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Business Models

In the previous delivery I looked at the difference between an entrepreneur and an inventor and gave some guidelines for aspiring inventors. This week I want to look at business models. Every business, whether it can articulate it or not, is executing some form of a business model. The term “business model” is one of the terms that has different meanings to different people and this has led to some confusion (and probably frustration) regarding to what the term actually means. My interpretation is that a business model is a business’ plan for creating value, making a profit and differentiating itself from the competition. It guides an organisation to create and deliver products/services and monetize them. It describes the product/service, who is it for, what channel sells/delivers it, how demand is created and how does the business make profit
The Business Model
The reason why I want to discuss this topic is because many entrepreneurs get lost in the excitement of the idea and starting the business, and forget to properly think through how they will generate income. It does not matter how passionate you are about your idea or your business, if it is not going to generate enough income to sustain your business. Passion does unfortunately not pay the bills.
Furthermore, creating a business model isn’t simply about completing your business plan or determining which products to pursue. It’s about mapping out how you will create ongoing value for your customers. Where will your business idea start, how should it progress, and when will you know you’ve been successful? How will you create value for customers? For those who really want to dig deeper, Alexander Osterwalder is the definite authority on this topic and his books “Business Model Generation” and “Value Proposition Design”, which sold over a million copies in 37 languages, is well worth a read.
For those who want the shorter version, here are some good pointers (Alton, 2015). 1. Identify your specific audience. Targeting a wide audience won’t allow your business to hone in on customers who truly need and want your product or service. 2. Establish business processes. Before your business can go live, you need to have an understanding of the activities required to make your business model work. Determine key business activities by first identifying the core aspect of your business’s offering. 3. Record key business resources. What does your company need to carry out daily processes, find new customers and reach business goals? Document essential business resources to ensure your business model is adequately prepared to sustain the needs of your business. 4. Develop a strong value proposition. How will your company stand out among the competition? Do you provide an innovative service, revolutionary product or a new twist on an old favourite? Establishing exactly what your business offers and why it’s better than competitors is the beginning of a strong value proposition. 5. Determine key business partners. No business can function properly without key partners that contribute to the business’s ability to serve customers. When creating a business model, select key partners, like suppliers and strategic alliances. 6. Create a demand generation strategy. How will customers find you? More importantly, what should they do once they become aware of your brand? Create a blueprint of the customer’s journey while documenting the key motivators for them to take action. 7. Leave room for innovation. When launching a company and developing a business model, your business plan is based on many assumptions. After all, until you begin to welcome paying customers, you don’t truly know if your business model will meet their ongoing needs. For this reason, it’s important to leave room for future innovations. Don’t make a critical mistake by thinking your initial plan is a static document. Instead, review it often and implement changes as needed.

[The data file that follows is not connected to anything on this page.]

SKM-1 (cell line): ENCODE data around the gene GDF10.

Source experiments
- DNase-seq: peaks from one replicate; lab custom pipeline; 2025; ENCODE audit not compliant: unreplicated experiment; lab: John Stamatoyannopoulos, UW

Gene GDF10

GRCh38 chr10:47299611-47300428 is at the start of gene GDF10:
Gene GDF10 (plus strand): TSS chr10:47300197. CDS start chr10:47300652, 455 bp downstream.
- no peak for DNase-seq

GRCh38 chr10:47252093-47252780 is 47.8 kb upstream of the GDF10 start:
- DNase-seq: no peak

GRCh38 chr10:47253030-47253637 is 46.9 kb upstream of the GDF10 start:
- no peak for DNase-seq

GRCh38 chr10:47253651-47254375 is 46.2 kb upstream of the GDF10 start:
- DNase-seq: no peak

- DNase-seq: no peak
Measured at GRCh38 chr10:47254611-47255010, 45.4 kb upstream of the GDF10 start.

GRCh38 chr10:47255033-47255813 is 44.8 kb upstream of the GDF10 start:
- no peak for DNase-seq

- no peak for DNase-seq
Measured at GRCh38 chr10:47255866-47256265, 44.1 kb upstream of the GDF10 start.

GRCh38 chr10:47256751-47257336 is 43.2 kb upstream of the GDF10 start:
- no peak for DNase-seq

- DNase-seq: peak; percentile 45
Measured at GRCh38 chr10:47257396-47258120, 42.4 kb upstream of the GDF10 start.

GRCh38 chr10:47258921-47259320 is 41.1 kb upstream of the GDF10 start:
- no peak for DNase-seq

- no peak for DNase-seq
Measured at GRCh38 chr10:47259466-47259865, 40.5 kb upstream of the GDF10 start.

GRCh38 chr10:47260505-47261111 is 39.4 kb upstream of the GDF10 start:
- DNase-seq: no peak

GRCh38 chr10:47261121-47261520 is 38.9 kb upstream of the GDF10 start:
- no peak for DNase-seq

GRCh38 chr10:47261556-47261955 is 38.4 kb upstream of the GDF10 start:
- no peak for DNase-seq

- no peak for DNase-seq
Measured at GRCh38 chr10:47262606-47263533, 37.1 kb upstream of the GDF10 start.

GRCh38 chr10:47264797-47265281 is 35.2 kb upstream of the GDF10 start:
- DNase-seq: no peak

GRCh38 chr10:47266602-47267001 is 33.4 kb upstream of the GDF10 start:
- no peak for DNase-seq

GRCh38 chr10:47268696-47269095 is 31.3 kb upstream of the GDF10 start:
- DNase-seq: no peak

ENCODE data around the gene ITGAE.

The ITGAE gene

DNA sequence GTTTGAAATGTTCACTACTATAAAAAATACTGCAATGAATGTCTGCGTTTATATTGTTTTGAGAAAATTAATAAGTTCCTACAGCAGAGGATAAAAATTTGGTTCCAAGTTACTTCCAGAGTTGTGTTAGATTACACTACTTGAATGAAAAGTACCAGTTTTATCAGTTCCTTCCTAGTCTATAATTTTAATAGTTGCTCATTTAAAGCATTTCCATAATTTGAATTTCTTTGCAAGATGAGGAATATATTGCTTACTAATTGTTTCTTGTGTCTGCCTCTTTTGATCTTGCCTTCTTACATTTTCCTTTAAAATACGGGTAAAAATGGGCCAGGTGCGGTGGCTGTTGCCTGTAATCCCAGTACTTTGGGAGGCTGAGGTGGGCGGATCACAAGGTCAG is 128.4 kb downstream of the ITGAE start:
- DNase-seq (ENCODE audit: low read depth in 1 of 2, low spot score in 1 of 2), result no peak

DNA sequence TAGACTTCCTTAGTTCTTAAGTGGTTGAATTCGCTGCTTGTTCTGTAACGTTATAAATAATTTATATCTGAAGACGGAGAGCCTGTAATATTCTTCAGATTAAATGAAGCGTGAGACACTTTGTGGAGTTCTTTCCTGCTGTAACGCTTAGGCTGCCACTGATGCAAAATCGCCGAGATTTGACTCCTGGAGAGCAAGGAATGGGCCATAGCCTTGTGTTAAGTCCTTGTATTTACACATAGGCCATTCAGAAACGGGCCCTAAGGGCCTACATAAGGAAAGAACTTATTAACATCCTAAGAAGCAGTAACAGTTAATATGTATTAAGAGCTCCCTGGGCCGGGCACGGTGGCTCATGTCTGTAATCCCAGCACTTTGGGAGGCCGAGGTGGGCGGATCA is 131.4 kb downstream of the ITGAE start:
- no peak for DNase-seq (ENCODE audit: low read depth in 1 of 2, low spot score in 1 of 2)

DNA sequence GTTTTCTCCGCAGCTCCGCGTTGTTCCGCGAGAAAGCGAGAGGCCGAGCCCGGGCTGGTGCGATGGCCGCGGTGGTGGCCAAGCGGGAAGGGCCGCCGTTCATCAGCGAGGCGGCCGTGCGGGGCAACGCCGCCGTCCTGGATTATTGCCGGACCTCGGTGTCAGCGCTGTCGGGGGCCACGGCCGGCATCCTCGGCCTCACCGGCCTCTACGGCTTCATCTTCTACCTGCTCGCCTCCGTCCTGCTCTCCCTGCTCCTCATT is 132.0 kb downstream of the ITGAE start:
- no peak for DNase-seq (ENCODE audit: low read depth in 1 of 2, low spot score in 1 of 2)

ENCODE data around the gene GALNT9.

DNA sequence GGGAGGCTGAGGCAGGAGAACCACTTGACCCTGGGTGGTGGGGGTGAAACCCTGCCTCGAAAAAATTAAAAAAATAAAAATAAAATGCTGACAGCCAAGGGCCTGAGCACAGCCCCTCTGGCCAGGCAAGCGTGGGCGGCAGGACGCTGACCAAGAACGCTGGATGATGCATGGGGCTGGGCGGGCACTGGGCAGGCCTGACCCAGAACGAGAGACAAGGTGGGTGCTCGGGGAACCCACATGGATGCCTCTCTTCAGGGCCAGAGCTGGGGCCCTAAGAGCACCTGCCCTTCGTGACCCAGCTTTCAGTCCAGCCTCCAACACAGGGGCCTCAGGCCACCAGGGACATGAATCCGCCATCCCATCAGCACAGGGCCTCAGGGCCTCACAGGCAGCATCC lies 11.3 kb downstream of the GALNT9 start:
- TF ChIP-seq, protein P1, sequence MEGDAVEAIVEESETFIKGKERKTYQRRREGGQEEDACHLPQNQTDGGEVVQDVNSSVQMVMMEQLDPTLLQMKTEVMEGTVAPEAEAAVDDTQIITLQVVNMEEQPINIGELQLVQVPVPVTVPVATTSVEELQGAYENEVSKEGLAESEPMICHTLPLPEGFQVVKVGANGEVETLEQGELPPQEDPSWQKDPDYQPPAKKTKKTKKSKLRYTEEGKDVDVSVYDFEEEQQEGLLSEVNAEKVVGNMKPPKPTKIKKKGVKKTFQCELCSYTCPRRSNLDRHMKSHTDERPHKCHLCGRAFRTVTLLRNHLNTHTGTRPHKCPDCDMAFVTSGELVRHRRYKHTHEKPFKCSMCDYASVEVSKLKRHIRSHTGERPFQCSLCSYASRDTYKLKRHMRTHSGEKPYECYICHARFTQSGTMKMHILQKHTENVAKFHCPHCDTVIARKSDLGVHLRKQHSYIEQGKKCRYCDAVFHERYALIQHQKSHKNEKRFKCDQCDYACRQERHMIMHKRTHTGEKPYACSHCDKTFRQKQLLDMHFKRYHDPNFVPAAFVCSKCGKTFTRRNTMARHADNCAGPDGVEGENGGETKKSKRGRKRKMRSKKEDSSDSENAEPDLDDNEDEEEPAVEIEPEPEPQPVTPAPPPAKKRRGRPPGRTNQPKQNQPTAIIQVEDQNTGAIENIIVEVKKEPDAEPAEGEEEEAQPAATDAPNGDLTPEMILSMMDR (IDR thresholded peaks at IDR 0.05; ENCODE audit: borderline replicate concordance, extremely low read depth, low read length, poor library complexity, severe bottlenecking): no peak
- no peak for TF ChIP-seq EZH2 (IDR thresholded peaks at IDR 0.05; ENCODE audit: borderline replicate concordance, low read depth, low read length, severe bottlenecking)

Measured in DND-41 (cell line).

About The Author


Today the Typesetter is a position at a newspaper that is mostly outdated since lead typesetting disappeared about fifty years ago. It is however a convenient term to indicate a person that is responsible for the technical refinement of publishing including web publishing. The Typesetter does not contribute to editorial content but makes sure that all elements are where they belong. - Ed.